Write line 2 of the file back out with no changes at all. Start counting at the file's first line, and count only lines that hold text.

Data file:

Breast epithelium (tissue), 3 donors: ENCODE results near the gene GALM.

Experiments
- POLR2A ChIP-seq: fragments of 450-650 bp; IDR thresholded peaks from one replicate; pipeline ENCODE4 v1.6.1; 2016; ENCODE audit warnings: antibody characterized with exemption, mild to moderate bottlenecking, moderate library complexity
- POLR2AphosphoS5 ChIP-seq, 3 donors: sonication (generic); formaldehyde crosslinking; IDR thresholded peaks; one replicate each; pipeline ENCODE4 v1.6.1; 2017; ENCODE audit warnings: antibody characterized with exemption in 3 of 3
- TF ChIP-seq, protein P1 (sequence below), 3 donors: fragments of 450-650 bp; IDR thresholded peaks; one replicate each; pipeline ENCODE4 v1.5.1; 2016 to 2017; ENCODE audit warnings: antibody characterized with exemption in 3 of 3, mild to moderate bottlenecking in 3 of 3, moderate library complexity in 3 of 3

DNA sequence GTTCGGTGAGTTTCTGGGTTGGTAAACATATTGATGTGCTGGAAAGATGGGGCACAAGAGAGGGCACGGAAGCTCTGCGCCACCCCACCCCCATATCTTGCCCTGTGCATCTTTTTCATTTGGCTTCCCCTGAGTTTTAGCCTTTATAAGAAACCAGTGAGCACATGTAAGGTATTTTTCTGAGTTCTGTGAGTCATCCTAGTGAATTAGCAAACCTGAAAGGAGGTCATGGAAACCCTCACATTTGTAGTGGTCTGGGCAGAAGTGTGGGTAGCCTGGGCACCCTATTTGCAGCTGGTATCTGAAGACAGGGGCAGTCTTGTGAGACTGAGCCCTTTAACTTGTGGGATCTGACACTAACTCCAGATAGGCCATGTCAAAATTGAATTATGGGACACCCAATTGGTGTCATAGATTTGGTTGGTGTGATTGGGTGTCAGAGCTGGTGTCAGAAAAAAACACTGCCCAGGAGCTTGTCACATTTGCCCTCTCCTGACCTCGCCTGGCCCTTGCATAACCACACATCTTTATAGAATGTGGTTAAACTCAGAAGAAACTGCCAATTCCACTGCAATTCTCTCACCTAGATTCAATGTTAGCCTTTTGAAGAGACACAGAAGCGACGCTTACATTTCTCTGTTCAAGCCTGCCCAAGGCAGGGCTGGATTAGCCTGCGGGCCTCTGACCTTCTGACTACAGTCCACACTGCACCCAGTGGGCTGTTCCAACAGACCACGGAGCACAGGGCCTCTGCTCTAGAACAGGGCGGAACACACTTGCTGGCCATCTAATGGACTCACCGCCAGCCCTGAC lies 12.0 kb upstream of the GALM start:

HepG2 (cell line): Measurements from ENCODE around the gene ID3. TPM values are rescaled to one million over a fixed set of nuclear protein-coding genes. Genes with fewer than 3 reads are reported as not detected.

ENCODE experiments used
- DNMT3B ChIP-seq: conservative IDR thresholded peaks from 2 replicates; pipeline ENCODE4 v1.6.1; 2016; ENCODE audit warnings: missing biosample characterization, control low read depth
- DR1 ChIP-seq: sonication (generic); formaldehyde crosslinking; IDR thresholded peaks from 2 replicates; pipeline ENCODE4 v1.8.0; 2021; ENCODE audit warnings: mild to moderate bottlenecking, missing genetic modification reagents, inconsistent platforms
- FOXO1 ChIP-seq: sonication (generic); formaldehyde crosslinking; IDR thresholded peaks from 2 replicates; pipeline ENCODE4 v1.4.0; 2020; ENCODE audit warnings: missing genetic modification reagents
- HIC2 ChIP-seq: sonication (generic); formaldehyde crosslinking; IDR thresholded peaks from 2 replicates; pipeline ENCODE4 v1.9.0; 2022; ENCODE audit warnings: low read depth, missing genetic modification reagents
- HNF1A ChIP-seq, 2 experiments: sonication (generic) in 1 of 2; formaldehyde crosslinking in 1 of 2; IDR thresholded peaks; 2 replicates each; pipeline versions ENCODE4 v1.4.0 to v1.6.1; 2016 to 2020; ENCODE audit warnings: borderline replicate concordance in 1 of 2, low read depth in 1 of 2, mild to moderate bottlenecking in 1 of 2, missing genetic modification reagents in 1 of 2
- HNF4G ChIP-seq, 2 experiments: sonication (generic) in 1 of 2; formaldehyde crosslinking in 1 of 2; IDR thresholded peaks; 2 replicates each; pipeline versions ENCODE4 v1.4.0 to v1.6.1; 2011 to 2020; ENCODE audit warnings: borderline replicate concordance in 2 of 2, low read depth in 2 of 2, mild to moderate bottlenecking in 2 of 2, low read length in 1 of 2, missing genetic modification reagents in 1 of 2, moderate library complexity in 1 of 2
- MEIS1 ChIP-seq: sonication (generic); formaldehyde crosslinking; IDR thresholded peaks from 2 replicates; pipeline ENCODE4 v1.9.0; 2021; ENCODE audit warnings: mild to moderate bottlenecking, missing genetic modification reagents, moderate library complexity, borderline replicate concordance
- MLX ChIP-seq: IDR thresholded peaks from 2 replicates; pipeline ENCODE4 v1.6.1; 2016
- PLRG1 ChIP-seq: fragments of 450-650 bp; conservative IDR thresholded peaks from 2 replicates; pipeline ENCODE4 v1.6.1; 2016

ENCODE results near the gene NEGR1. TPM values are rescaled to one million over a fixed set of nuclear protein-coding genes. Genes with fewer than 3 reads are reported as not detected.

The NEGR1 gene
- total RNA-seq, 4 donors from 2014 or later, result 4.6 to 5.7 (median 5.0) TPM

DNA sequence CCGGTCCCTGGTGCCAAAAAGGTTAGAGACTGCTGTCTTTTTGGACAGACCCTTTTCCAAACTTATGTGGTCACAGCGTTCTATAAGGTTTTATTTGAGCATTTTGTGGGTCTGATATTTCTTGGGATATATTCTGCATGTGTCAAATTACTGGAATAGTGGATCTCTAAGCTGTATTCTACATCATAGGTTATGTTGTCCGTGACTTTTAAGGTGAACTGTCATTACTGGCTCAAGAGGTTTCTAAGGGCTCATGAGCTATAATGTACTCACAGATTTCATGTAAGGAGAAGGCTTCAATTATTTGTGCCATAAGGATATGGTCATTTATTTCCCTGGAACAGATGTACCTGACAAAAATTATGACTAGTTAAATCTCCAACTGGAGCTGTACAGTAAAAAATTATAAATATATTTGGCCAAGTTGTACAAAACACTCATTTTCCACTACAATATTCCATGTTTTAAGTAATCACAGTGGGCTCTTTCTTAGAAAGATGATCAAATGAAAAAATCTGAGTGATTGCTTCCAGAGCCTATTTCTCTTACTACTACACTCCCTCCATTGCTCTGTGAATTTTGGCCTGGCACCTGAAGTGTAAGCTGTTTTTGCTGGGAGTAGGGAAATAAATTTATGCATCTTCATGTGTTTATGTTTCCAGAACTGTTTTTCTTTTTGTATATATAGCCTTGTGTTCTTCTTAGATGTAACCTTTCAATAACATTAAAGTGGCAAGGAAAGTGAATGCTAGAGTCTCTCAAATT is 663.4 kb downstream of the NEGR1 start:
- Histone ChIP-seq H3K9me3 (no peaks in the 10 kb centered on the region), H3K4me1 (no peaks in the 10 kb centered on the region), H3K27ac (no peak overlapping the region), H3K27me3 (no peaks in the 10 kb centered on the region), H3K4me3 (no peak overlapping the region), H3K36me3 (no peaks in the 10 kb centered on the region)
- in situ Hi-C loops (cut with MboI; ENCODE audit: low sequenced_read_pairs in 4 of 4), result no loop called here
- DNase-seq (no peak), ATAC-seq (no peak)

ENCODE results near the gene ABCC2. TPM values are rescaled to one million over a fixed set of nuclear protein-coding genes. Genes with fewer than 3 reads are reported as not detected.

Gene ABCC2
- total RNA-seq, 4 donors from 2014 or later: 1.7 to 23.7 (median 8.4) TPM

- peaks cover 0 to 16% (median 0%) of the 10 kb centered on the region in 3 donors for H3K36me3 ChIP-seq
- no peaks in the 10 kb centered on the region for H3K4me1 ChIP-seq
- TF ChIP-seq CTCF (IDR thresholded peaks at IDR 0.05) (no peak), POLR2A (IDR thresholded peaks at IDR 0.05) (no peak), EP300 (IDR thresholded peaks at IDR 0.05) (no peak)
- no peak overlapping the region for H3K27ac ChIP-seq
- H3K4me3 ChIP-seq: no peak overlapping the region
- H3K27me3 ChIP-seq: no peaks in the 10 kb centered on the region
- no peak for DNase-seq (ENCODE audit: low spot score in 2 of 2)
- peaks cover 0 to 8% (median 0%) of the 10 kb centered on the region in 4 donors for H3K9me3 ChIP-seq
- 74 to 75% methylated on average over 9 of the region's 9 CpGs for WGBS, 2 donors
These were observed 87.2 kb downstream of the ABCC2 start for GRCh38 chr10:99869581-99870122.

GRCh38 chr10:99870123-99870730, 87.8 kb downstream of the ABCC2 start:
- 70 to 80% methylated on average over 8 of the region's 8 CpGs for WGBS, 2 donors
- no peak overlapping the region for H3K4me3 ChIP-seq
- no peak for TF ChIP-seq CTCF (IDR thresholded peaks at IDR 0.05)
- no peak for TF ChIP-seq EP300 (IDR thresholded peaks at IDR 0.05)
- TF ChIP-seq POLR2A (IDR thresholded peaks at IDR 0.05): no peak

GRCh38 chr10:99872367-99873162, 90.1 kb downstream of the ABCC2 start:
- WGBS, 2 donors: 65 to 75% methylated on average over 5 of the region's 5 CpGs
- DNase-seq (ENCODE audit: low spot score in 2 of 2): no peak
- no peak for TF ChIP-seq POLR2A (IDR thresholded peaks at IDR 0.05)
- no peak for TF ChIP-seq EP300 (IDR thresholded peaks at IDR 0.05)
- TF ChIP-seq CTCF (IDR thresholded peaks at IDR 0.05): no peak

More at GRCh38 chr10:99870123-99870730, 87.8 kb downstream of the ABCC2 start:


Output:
Experiments